Despite changing the rules, closing state conventions, Ron Paul Revolution growsSubmitted by stu2002 on Tue, 05/27/2008 - 11:57
GOP Leaders Struggle to Contain ‘Revolution’
Despite changing the rules, closing state conventions, Ron Paul Revolution grows
By Pat Shannan
Although John McCain is the presumptive Republican nominee, as the various state conventions roll forward in obscurity, conflict and chaos continue to be spread by Ron Paul’s enthusiastic followers who continue to try to storm the ramparts of the GOP establishment.
These efforts by libertarian-leaning Republicans, looking to strike a blow against the neo-cons, have met with some successes and some failures and certainly a very undesirable backlash. Their strategy, as demonstrated at district conventions around the country, is to show up in large numbers, use procedural motions to disrupt the convention, and if their forces are sufficient, force a vote to suspend the convention rules, remove the convention leadership, and start over again with their faction in control—all within the rules, of course.
This strategy is continuing at the state level as was demonstrated at the Nevada State Convention in Reno, where an attempt to take over the convention was near succeeding when the sitting chairman countered with a space-skipping checkmate. He had seen that the Ron Paul faction was far stronger than the John McCain delegation and cleverly adjourned the proceedings altogether in order to avoid the inevitable.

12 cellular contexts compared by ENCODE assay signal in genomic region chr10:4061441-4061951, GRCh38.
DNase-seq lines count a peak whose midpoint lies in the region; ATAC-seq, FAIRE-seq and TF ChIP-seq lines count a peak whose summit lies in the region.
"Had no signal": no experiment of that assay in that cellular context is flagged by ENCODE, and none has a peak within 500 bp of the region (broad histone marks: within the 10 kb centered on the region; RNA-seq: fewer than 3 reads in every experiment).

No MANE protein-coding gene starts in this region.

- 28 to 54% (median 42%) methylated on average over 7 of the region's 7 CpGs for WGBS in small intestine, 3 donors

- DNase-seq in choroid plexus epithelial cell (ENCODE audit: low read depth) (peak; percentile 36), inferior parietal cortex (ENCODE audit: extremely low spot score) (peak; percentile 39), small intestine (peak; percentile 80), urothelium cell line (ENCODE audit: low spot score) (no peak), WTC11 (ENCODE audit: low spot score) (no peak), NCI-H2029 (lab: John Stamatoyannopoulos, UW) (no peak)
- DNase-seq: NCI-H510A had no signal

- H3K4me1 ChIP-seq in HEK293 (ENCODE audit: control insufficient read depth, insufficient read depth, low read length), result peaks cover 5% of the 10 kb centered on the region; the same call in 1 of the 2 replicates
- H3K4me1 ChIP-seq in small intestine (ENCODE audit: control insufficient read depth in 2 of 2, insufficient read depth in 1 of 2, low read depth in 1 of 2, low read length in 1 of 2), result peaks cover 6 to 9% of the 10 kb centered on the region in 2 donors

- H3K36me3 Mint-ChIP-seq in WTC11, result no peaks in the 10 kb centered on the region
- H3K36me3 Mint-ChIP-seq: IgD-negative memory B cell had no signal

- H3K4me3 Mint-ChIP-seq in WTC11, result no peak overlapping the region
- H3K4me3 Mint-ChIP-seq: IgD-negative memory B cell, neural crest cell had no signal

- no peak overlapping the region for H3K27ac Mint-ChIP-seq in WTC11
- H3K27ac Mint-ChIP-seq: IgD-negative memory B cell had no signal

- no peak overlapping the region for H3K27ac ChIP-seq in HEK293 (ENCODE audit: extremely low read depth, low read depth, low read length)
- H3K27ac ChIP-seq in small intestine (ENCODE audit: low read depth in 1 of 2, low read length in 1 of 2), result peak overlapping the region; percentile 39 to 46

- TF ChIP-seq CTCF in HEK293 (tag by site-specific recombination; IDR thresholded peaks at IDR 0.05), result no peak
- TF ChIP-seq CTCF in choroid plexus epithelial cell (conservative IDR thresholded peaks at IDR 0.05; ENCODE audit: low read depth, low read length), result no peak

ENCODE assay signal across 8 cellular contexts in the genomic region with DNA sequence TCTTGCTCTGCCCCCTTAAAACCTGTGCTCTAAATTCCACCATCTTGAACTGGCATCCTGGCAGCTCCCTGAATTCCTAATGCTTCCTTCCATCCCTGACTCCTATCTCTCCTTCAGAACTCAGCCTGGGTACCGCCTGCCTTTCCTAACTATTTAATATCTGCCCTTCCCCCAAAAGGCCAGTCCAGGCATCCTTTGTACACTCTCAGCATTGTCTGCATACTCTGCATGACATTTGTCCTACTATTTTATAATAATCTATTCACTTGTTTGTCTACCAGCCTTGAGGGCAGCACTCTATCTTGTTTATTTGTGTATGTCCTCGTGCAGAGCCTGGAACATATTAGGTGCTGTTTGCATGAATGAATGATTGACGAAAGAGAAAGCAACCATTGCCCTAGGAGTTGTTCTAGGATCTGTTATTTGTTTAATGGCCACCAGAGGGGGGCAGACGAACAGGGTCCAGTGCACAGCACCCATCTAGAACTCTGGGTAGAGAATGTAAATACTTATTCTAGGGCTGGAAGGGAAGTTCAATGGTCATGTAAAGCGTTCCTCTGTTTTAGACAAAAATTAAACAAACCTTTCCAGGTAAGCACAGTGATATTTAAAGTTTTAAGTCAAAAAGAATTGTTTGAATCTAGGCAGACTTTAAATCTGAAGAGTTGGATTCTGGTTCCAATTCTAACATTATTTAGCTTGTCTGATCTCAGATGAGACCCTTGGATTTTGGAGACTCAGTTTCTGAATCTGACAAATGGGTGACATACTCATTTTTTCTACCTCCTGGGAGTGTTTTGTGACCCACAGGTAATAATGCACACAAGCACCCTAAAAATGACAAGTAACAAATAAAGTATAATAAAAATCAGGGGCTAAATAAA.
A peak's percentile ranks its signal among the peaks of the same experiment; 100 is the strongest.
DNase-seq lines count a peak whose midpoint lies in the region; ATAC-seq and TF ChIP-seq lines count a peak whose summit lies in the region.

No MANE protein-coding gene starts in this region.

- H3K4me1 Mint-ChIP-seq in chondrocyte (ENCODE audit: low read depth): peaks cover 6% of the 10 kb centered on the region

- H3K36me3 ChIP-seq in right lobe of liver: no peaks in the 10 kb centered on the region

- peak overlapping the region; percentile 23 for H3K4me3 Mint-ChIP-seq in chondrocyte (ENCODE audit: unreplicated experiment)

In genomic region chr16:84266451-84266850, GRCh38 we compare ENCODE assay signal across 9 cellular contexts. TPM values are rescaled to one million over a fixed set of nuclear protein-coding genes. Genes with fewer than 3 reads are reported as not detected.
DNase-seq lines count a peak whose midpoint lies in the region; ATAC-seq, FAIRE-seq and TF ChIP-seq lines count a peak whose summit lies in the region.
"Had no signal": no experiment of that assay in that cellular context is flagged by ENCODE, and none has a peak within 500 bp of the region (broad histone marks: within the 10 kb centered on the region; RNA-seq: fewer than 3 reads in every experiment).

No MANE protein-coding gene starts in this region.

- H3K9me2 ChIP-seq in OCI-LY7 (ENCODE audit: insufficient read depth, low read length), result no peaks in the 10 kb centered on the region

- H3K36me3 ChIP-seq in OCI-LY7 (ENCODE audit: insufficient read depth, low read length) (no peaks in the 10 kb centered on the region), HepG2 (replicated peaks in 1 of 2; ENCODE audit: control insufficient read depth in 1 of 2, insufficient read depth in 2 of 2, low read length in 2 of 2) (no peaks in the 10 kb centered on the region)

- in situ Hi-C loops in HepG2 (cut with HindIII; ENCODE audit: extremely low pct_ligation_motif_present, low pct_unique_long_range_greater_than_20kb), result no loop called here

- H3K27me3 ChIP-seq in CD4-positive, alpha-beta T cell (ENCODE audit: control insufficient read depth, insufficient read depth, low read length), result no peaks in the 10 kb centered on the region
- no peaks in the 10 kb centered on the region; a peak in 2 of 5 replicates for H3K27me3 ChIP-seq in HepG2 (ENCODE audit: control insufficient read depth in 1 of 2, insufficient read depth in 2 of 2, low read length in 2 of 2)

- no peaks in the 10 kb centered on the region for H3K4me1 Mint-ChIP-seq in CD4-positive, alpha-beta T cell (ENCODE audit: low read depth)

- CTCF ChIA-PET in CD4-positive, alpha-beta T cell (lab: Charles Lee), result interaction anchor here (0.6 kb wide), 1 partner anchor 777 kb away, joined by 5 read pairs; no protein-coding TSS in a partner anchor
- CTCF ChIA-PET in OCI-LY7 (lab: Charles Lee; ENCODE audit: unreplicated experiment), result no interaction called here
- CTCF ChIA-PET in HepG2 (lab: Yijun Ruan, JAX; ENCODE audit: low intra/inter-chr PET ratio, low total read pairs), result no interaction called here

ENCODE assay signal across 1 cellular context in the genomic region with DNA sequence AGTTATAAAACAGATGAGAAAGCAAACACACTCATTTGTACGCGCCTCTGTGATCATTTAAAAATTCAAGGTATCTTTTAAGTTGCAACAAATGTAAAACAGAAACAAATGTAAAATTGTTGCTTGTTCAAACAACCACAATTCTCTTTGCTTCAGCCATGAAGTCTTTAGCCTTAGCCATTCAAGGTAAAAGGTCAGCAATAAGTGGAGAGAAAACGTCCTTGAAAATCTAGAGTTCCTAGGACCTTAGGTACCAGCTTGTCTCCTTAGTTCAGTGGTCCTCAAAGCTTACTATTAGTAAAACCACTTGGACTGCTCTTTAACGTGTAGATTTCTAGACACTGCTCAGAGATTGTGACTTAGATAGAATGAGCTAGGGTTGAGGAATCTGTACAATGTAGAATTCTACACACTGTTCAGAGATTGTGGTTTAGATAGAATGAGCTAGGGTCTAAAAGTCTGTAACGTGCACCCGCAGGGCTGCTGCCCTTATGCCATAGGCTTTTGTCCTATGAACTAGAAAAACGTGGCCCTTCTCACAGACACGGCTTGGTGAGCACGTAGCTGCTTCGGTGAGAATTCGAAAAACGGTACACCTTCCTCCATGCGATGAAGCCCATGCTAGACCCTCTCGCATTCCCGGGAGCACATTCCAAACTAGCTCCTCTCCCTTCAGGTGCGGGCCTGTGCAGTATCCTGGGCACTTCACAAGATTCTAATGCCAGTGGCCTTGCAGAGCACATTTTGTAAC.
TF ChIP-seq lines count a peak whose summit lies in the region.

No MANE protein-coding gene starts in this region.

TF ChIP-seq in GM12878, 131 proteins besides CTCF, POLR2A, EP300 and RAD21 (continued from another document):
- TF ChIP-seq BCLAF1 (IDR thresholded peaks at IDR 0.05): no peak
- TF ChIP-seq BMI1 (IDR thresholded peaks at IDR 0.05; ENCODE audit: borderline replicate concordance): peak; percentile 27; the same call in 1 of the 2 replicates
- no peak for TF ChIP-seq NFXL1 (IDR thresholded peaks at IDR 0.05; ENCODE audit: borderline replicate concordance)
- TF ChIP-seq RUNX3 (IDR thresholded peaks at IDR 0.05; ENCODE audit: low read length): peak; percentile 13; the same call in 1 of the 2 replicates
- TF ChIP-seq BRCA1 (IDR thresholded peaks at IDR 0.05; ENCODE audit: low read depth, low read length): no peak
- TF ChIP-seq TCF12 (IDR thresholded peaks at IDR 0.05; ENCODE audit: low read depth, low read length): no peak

Officials indicated that they are to reconvene at a later date, but the Paul faction suspects a different and secret city.
As news of what happened in Texas Senate District 25 (where Paul supporters completely took over) and in Nevada has spread, state party bosses have drawn up their counter-strategies which include changes to how conventions are run which reduce direct input from delegates and motions from the floor, draconian measures to remove anyone they think is “disruptive” and in some cases special meetings of credentials committees to disqualify Ron Paul delegates before the convention convenes.
Meanwhile, as more state conventions are held the conflict continues. At the Maine Republican State Convention in May the screws were tightened, with no microphones on the floor of the convention and a number of Paul delegates forcibly ejected from the hall. Police were on hand to maintain security. Scheduled pro-Paul speakers found their time shortened or their appearances canceled.
Attempts to introduce delaying motions were quickly ruled out of order. The whole proceeding charged ahead with little opportunity to interrupt. This type of highly managed convention where delegates are treated more like observers than participants may now be the standard for these state conventions.
Not surprisingly, this type of behavior from party bosses has not been well received. One of the best reports on the Maine convention comes from Robert Miller, a young delegate whose account of the convention stresses the alienation which he felt as a Ron Paul supporter from the convention proceedings from which he described the bias for McCain and the prejudice against Ron Paul.
He said the anti-Ron Paul agenda became evident soon after the hammering of the initiating gavel. After the first order of business, someone from one county made a motion reminding the convention that since there were two candidates, and John McCain was well represented, someone should be allowed to speak on behalf of Ron Paul also.